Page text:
Human vs Robots – Possible Prospects in Robot-Assisted Heart Surgery
Human versus Robots – Possible Prospects in Robot-Assisted Heart Surgery: Robot assisted surgery allows a surgeon to operate via miniaturized surgical instruments that fit through a series of quarter-inch incisions, thus eliminating the need for large incisions. Advances in minimally invasive surgical technology could dramatically increase the acceptance of robotic surgeries and increase the number of such surgeries performed. Aimed at reducing the amount of extraneous tissue that is damaged during diagnostic or surgical procedures, such surgeries aid in reducing patient recovery time, discomfort, and deleterious side effects.
It will be wise to say that we’re on the verge of what we might call the second generation in robotic surgery. The new scientific innovations will boom the medical industry by integrating new technologies such as artificial intelligence with surgical robots. Today, surgical robots are believed to be prodigies of surgery. This next phase will mitigate the challenges such as backup plans, security, testing ethics, patient acceptance, etc. that are faced by this technology and will potentiate its capabilities. By 2023, surgical robotics market is expected to be worth approximately $6.5 billion.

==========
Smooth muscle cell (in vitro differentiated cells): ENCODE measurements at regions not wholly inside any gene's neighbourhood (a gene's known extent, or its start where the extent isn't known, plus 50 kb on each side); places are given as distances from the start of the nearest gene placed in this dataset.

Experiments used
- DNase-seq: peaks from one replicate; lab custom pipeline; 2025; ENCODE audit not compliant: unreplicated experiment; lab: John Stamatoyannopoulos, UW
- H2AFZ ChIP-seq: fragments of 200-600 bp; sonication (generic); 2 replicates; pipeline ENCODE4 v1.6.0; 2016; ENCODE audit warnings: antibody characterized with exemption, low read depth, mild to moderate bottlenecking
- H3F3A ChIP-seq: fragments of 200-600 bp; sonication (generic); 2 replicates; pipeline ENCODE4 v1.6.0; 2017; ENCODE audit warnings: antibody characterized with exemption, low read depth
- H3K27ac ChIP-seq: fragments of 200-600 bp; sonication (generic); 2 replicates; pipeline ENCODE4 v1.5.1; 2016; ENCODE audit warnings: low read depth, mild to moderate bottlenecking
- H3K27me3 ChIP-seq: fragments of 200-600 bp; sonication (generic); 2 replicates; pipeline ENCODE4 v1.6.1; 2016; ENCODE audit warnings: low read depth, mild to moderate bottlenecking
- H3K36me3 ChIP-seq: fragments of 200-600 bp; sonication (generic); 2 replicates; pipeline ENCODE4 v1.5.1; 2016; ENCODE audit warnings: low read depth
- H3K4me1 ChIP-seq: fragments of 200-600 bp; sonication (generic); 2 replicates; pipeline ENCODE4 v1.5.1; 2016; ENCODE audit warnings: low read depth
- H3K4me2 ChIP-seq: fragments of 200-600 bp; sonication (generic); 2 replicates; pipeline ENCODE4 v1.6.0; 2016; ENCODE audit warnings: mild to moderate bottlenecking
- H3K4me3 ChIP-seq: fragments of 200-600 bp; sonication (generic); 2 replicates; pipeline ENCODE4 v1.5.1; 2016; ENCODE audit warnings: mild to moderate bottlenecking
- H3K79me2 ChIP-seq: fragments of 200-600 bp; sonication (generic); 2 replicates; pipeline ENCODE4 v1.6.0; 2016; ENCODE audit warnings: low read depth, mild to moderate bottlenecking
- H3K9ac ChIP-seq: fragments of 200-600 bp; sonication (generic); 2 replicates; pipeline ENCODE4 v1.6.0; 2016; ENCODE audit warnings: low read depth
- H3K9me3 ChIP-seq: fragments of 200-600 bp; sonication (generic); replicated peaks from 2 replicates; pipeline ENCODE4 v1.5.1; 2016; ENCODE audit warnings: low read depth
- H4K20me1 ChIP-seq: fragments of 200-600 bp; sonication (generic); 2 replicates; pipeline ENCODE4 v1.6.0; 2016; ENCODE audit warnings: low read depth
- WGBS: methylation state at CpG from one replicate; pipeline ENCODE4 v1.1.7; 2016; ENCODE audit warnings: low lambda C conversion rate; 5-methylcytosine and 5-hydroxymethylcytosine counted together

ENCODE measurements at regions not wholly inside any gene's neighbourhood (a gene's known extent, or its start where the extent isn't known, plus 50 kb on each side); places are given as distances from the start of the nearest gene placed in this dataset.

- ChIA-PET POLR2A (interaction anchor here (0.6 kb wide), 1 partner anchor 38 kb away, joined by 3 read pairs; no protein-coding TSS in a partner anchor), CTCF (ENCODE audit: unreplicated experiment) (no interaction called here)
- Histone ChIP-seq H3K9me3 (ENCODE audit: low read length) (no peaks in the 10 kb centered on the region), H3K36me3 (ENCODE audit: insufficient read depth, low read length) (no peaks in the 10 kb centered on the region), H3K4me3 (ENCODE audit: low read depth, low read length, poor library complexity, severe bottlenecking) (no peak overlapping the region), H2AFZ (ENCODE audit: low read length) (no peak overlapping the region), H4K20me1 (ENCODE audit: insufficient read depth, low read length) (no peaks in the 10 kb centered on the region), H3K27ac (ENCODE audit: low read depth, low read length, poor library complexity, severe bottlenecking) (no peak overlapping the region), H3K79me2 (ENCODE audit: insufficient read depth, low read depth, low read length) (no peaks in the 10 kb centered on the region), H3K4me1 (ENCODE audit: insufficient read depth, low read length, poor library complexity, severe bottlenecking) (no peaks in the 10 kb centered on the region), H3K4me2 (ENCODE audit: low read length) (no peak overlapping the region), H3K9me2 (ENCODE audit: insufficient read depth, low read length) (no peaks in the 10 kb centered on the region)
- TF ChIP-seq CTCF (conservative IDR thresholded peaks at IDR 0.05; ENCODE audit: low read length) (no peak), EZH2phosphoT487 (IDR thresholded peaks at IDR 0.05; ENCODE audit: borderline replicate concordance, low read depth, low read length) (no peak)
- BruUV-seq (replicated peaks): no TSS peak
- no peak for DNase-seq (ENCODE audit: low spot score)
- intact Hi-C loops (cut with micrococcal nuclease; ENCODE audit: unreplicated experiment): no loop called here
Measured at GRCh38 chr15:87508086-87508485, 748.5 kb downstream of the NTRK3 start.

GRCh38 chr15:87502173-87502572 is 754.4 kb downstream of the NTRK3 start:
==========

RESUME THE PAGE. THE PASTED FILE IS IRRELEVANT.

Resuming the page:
Intuitive Surgical, an American corporation that develops, manufactures and markets robotic products designed to improve clinical outcomes of patients through minimally invasive surgery (most notably with the da Vinci Surgical System), has published maximum inventions in this technology domain. The analysis of portfolios that have strong interactions with each other reveals that Intuitive Surgical is strongly cited by most players which include but is not limited to MIT- Massachusetts Institute of Technology, Converge Medical, Cardeon Saratoga and Niemeyer Gunter D and is therefore likely to be a pioneering or a blocking portfolio. [Explore our Service: IP Filing & Prosecution Support]
The published inventions and scientific innovations suggest that the scientific community is mainly focusing on closed chest surgeries. Key industry players such as Intuitive Surgical, PLA General Hospital, Converge Medical, Medivas, East Carolina University etc. have published inventions that focus on surgical devices that allow closed chest surgery to be performed on a heart of a patient while the heart is beating. Majority of these inventions have their focus on stabilizer (such as a coronary tissue stabilizer used for beating heart surgery), or a retractor (for example, to retract tissue to expose a desired area of the cystic duct to the surgeon during cholecystectomy).